An extract from Peter Robinson’s Settlers 1823 and 1825 by Carol Bennett.

pg 4 “The government-sponsored emigration scheme whereby impoverished Irish families were transported to Upper Canada under the leadership of Peter Robinson was an experimental venture.” “The economic situation in the early 1820s was grim.  The Napoleonic Wars had only recently come to a close, and as the war industry came to a halt, the price of grain fell sharply throughout Britain, of which Ireland at that time was a part. In addition to this there was a decline in world markets for goods, which Ireland produced, for American entrepreneurs newly free from their own war with the British, were stepping in with cheaper goods. Their cotton began to replace Irish linen, a factor which put many weavers out of work, and they also cut into the market with salt beef, another staple.. ”  “In 1821, the potato crop failed.  The cause was  a disease known as curl, or dry rot, not different from the fungus which led to widespread famine in the 1840s.  This 1821 failure caused great distress among the poor, who subsided mainly on a diet of potatoes and buttermilk. ” “Many people, unable to find work and thus deprived of the means of livelihood, starved to death, while whole families huddled together in primitive, earth-floored dwellings which contained little or no furniture.”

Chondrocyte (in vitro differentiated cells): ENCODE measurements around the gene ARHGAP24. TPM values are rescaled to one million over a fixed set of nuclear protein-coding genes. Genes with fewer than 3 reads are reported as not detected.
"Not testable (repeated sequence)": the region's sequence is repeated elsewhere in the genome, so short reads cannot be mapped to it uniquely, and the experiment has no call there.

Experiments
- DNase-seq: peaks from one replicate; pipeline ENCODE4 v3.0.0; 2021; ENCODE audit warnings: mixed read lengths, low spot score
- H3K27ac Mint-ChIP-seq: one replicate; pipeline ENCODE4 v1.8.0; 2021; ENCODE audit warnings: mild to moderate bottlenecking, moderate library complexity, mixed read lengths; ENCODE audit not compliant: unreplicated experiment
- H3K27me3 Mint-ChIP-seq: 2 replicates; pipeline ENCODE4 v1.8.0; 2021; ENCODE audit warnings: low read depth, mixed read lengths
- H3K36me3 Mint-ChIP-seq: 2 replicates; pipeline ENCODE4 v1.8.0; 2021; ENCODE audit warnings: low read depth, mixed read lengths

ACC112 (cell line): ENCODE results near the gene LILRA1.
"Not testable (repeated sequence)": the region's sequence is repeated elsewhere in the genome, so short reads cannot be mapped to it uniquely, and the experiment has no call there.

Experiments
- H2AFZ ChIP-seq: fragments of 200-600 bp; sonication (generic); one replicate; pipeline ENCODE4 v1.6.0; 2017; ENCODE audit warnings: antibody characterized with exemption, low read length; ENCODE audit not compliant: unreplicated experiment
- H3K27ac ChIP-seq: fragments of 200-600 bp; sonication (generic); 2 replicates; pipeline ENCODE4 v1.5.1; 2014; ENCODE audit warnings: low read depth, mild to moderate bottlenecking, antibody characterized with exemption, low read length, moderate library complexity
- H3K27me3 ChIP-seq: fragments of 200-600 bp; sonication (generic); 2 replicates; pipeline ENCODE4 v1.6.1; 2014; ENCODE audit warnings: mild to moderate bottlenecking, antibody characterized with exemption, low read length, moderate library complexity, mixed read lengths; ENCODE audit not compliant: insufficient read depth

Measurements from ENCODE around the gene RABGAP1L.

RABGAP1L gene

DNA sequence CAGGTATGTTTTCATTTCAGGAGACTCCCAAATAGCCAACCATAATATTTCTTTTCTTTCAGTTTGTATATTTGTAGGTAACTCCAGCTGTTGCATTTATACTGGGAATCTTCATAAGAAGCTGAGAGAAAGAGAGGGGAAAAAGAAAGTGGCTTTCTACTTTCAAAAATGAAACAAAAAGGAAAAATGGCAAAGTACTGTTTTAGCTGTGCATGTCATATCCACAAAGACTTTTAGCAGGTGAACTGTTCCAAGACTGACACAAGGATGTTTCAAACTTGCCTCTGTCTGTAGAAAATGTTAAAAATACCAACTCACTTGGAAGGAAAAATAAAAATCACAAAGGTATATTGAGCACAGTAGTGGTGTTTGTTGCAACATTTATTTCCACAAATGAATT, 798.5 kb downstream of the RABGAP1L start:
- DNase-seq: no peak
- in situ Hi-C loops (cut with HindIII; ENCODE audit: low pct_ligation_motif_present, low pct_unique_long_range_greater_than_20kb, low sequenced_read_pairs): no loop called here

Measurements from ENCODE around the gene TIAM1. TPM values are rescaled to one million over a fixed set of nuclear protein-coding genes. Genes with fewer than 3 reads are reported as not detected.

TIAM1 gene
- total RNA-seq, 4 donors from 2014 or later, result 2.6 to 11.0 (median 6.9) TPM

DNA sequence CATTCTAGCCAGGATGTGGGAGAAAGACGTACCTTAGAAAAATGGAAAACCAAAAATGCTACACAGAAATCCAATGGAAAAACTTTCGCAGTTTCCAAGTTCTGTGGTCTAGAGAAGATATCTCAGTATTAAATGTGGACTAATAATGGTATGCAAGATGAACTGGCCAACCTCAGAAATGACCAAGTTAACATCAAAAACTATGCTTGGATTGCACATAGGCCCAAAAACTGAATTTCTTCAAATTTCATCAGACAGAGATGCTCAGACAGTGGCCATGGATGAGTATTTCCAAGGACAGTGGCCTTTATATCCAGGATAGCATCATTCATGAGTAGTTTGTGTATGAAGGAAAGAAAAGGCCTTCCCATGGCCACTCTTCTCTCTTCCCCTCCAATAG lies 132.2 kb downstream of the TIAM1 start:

“pg5 “Economic problems were not the only reason that so many people were willing to try their luck in a strange country.” “The vast amount of the poorer people in southern Ireland were Roman Catholic.”  “After the defeat of the Jacobites, the British parliament devised a plan which would limit the power of the Catholic aristocracy who remained, and which would severely limit the lives of other classes of Catholic society.”  “Smaller land owners were forced to follow the ancient system of gavelkind, a system of land inheritance in which a farm had to be equally divided among all the heirs at the death of the owner.  After a few generations, the plots of land became quite small and it was impossible to support a family on them. ” “Catholics could not buy land , and when they rented it, they could not obtain a lease longer than 31 years.  Inter-faith marriage was discouraged, and if a Protestant land owner married a Catholic girl, he forfeited all lands and titles.  Among the Peter Robinson settlers there were a number of couples who ran away to this country because their families disapproved of a mixed marriage, and this may have  been not simply because of bigotry, as one might expect, but because of these Penal Laws which were still being enacted in living memory.”